Resident Judy Elliott was against not offering health insurance to new hires.

“I know it’s hard to pay for, but I have a concern with sort of two-tier employment systems, where the new one in can expect a lower level of compensation and benefits than the ones that are already onboard. It just seems unfair to me,” she said. She suggested looking at lowering the employer contribution across the board so the town could afford offering coverage to new employees.

Since there were no direct costs involved in the proposed budget regarding that change, she did not make a motion to amend the budget. At the end of the meeting, however, she made a motion to request the selectmen reconsider offering coverage when crafting next year’s budget. The voters supported that motion.

Steenson said the selectmen were sensitive to Elliott’s concerns and that the outlook could change by next year.

“We hear you loud and clear on that point, Judy, and we’ll certainly entertain that policy as we look at all of our health care options going forward,” he said.

Steenson explained the other budget increases with few questions from voters. The budget is up 1.5 percent from last year, primarily due to the chief’s salary, higher retirement contributions and an increase in the town’s technology budget. The town offices will be putting in a server this year so all of the computers can be connected on the same system.

Voters also approved additional spending in a handful of warrant articles, including $34,600 for a new police cruiser, which will impact the tax rate by 14 cents per $1,000. The article was approved, but resident Steve Henry asked several questions about the police department’s productivity. According to the town report, the department made 510 calls for service in 2012, which is less than two a day. Henry questioned whether officers are using their time effectively, saying he has heard of people seeing the cruisers in Concord.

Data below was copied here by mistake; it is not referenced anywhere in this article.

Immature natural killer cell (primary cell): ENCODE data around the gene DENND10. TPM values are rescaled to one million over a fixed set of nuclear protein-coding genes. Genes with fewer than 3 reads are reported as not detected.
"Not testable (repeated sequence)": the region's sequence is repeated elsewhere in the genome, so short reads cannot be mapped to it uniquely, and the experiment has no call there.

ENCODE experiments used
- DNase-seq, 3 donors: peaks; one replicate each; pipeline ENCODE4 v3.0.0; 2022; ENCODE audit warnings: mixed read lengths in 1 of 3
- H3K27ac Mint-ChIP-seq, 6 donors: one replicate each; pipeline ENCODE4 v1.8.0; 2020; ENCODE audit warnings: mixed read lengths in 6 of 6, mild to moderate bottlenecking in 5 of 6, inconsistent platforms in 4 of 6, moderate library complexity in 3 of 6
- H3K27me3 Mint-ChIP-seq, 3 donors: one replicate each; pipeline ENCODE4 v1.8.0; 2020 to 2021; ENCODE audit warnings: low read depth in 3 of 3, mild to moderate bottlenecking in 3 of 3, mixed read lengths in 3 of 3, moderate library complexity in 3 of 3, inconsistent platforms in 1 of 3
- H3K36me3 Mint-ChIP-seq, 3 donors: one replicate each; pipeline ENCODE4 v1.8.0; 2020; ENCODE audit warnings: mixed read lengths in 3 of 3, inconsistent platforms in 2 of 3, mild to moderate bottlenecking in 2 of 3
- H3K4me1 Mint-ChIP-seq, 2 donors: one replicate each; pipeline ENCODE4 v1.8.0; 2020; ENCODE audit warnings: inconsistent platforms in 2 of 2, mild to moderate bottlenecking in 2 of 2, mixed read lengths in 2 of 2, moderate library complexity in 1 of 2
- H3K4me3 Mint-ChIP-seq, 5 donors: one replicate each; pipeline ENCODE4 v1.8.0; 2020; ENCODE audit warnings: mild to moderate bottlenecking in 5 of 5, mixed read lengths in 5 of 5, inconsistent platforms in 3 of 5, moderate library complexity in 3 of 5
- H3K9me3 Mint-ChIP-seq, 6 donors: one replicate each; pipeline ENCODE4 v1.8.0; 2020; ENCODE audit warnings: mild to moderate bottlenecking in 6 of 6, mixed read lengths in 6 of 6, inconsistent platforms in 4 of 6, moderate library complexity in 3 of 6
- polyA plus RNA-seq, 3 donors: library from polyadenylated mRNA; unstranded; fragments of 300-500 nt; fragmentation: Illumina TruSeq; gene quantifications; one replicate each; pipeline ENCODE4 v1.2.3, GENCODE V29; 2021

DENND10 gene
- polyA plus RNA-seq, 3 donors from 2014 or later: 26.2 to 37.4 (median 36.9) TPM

“I expect more of our police agency, and I’m making that publicly known,” he said.

Another warrant article called for purchasing a new highway truck with $32,591 coming from taxes and the rest from capital reserve funds. That would impact the tax rate by 13 cents per $1,000, Steenson said. Voters also approved spending on a telephone system for the town offices, new folding chairs for the town hall, replacement overhead lighting at the highway garage and police department, and tree maintenance at the cemetery, all of which will have minimal impact on the tax rate, Steenson said.

Steenson also explained a warrant article requesting approval on payment of the Gold Star bond from the unreserved fund balance. The funds from the sale of Gold Star Sod Farm last year went into the unreserved fund balance. For the next several years, the selectmen will seek voter approval to use that money to pay down the bond principal and interest.

At the end of the meeting, resident Arnie Alpert asked whether the selectmen are following initiatives at the New Hampshire Motor Speedway, including a possible interest in adding night racing and lobbying efforts for a casino if state legislators vote to approve one.

Steenson assured Alpert that the selectmen always monitor what is happening at the speedway and will work to preserve the character of the town from “undue development.”

(Kathleen Ronayne can be reached at 369-3309 or
kronayne@cmonitor.com or on Twitter @kronayne.)